“It could mean a significant step in the journey to energy independence of the United States,” he says.

Slaiby says that the Trans-Alaskan Pipeline, which has supplied the United States with oil extracted on land for 40 years, is beginning to run low.

“We’re seeing a decline, year-on-year of 6%. For us, keeping the Trans-Alaskan pipeline going is in our national goals.”

It’s a familiar dilemma that has been played out time and time again across the world – should a community prioritise economic development over environmental protection?

This summer for the first time, the Point Hope tribal council met representatives from Shell, including Pete Slaiby, in the Point Hope town hall – a dilapidated wooden geodesic dome fashioned to look like an igloo.

Afterward the locals were emotional, but resigned to the onset of the drilling.

We need to get all the information and make sure it’s done properly, said Peggy Frankeson, executive director of the tribal council who was at the meeting.

“We’re the caretakers of the animals and the land and we need to make sure that our culture is able to carry on for the next 10-20,000 years,” she says.

In the event, Shell was unable to extract any off-shore oil this year. Firstly, drilling was stalled when a massive chunk of ice – 30 miles (48km) long and 12 miles (19km) wide – appeared to be heading towards their ship.

Later, Shell began drilling on two sites but was prohibited from extending wells into petroleum reservoirs by the US Coastguard after a huge dome designed to contain any spill broke down under trials.

The area is now iced over until next year, and the people of Point Hope have been granted a stay of execution, or a frustrating delay, depending on your point of view. Next year, Shell will be back to start drilling again.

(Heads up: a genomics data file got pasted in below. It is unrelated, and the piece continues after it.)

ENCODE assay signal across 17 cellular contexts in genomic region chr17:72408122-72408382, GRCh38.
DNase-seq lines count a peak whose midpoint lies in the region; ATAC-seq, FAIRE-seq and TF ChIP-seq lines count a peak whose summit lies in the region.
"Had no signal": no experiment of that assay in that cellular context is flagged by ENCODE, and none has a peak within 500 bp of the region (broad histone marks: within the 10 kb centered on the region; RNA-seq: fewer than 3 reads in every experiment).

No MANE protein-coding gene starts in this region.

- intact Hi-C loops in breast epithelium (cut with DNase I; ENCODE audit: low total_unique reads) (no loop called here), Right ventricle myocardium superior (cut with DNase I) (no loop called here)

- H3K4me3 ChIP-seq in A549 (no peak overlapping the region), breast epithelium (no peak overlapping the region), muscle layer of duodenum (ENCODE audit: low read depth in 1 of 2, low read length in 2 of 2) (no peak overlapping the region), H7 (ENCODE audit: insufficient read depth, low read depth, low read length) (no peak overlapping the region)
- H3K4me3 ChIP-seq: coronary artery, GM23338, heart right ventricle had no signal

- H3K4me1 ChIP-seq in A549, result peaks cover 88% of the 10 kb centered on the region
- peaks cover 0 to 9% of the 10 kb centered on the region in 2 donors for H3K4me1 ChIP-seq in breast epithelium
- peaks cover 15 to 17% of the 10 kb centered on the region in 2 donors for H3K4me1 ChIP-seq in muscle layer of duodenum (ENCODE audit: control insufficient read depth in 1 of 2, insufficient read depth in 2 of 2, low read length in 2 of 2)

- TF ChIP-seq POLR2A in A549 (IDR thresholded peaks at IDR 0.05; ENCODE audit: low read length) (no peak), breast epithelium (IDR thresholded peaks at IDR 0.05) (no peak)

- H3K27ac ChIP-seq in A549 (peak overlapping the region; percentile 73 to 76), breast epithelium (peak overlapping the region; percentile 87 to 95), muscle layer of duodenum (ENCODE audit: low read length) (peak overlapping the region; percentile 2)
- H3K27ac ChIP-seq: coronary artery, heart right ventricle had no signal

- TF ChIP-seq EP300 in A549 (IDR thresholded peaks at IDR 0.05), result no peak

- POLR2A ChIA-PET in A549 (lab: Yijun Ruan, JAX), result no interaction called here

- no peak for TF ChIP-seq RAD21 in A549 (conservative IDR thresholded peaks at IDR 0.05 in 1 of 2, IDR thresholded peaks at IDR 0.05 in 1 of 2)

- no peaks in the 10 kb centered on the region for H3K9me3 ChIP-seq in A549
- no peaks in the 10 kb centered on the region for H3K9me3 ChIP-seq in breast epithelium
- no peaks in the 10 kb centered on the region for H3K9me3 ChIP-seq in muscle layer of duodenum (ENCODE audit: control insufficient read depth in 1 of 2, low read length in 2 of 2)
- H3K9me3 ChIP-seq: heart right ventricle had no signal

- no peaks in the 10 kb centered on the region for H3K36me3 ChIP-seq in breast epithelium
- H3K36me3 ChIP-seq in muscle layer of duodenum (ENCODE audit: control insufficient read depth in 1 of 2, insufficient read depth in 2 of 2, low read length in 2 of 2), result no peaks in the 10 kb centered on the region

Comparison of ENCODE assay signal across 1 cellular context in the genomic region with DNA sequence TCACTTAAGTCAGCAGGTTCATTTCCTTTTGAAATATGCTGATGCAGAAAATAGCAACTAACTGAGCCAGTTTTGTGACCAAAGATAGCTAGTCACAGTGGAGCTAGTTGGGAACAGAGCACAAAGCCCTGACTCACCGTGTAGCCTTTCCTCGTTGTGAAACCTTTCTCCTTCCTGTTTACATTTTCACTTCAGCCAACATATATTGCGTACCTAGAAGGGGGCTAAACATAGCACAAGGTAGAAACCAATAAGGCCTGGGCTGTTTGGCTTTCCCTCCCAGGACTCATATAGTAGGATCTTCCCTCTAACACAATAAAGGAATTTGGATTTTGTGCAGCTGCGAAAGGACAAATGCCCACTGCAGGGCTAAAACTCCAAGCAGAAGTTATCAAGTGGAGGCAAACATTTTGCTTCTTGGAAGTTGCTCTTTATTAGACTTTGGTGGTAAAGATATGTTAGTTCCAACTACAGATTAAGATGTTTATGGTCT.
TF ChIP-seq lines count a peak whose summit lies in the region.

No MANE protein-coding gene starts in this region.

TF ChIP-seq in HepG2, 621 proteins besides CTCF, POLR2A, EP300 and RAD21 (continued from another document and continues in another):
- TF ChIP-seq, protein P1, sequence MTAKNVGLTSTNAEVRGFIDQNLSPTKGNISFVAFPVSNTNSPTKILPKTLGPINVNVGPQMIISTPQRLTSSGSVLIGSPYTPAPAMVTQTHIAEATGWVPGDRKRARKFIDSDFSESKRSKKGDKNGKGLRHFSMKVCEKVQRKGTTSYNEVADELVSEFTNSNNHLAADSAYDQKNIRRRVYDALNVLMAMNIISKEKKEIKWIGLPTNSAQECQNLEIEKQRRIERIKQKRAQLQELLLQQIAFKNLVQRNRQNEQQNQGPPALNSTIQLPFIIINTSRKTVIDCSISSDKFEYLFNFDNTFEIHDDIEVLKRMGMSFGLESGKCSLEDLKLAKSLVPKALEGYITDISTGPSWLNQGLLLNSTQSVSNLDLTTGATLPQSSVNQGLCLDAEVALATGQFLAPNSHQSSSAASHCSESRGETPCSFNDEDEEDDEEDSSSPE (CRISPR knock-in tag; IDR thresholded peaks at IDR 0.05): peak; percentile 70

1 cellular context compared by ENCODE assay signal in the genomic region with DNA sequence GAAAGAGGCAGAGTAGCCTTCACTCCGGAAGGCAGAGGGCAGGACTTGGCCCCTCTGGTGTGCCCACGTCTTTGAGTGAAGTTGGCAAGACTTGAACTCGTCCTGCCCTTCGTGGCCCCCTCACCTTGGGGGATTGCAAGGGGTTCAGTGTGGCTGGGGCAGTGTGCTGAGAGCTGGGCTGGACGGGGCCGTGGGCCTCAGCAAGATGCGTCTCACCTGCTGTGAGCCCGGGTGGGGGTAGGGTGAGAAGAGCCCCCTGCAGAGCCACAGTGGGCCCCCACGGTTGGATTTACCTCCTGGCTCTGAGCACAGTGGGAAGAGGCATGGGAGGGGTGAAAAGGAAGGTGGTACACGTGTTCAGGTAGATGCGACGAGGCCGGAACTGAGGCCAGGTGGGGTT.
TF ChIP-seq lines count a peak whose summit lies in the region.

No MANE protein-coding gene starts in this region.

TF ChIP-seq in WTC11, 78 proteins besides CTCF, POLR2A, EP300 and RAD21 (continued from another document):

The Battle for Point Hope was broadcast on BBC World Service and is available to listen via BBC iPlayer. You can also browse the documentary podcast archive.

Pickled flippers

The Inupiat – north-Alaskan Inuit – are allowed to catch 10 bowhead whales a year. The first nine boats to harpoon the whale receive shares. The lead whaling crew divide the head between them. The butchered skull is returned to the sea. The Inupiat believe the skull will “dress itself again” and become another whale. The flipper is pickled and offered to the elders.

Drill, baby, drill’

The US Congress imposed a moratorium on offshore oil or gas drilling in 1981. In the run-up to the 2008 presidential election, Republicans such as vice-presidential hopeful Sarah Palin called for an end to the ban, with the slogan “Drill, baby, drill”. At the time, Barack Obama opposed it. But once elected, he allowed drilling in some offshore areas, including the Chukchi and Beaufort seas north of Alaska.

Do multinationals always win?

Surprisingly, indigenous people can influence huge corporations, if they recruit allies and harness the power of the media.

The Dongria Kondh, for example, a small tribe living in eastern India, has waged a successful campaign to prevent their hills being mined for iron ore.

In Peru, farmers successfully battled a copper mine plan, despite the arrest and torture of protesters.

Australia’s Martu Aborigines fought for decades against the loss of their land and a proposed uranium mine. They recently allowed the mine to go ahead – after securing their sacred sites, and a striking a deal on jobs and royalties.

Natural resource exploitation and indigenous and local peoples’ rights can go together. But before they start, oil and mining companies must get the consent of the communities where they operate.

Jonathan Mazower, Survival International